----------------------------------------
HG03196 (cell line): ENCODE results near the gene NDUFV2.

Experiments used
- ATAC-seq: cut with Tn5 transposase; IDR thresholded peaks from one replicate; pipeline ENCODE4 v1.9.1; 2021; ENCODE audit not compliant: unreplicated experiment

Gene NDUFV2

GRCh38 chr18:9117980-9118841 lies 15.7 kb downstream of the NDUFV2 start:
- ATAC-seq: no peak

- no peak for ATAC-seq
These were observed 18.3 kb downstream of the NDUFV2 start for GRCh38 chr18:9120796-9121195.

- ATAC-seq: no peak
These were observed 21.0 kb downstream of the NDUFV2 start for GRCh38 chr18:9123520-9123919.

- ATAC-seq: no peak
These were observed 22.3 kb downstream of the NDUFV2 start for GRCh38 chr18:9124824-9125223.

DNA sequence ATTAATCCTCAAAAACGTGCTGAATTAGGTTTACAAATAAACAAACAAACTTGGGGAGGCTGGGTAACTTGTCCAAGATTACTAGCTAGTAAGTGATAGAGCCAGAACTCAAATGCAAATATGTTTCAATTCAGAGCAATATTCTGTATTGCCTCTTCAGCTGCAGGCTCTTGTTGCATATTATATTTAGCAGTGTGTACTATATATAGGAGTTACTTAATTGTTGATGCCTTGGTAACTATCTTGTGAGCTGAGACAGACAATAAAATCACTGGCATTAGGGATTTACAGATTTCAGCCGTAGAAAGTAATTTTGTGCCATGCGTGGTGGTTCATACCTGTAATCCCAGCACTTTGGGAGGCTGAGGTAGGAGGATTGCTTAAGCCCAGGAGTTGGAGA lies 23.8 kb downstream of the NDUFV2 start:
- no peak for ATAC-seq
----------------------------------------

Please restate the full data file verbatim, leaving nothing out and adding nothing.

HG03196 (cell line): ENCODE results near the gene NDUFV2.

Experiments used
- ATAC-seq: cut with Tn5 transposase; IDR thresholded peaks from one replicate; pipeline ENCODE4 v1.9.1; 2021; ENCODE audit not compliant: unreplicated experiment

Gene NDUFV2

GRCh38 chr18:9117980-9118841 lies 15.7 kb downstream of the NDUFV2 start:
- ATAC-seq: no peak

- no peak for ATAC-seq
These were observed 18.3 kb downstream of the NDUFV2 start for GRCh38 chr18:9120796-9121195.

- ATAC-seq: no peak
These were observed 21.0 kb downstream of the NDUFV2 start for GRCh38 chr18:9123520-9123919.

- ATAC-seq: no peak
These were observed 22.3 kb downstream of the NDUFV2 start for GRCh38 chr18:9124824-9125223.

DNA sequence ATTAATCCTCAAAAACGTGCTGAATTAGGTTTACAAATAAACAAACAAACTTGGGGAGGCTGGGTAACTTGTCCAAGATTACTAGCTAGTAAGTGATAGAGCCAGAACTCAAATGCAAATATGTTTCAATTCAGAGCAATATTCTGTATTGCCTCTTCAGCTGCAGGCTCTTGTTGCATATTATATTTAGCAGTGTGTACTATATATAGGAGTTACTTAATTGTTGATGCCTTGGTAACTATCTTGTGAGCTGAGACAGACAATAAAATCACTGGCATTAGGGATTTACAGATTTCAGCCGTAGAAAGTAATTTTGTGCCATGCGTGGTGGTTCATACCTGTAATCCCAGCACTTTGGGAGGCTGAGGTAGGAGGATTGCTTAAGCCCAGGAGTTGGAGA lies 23.8 kb downstream of the NDUFV2 start:
- no peak for ATAC-seq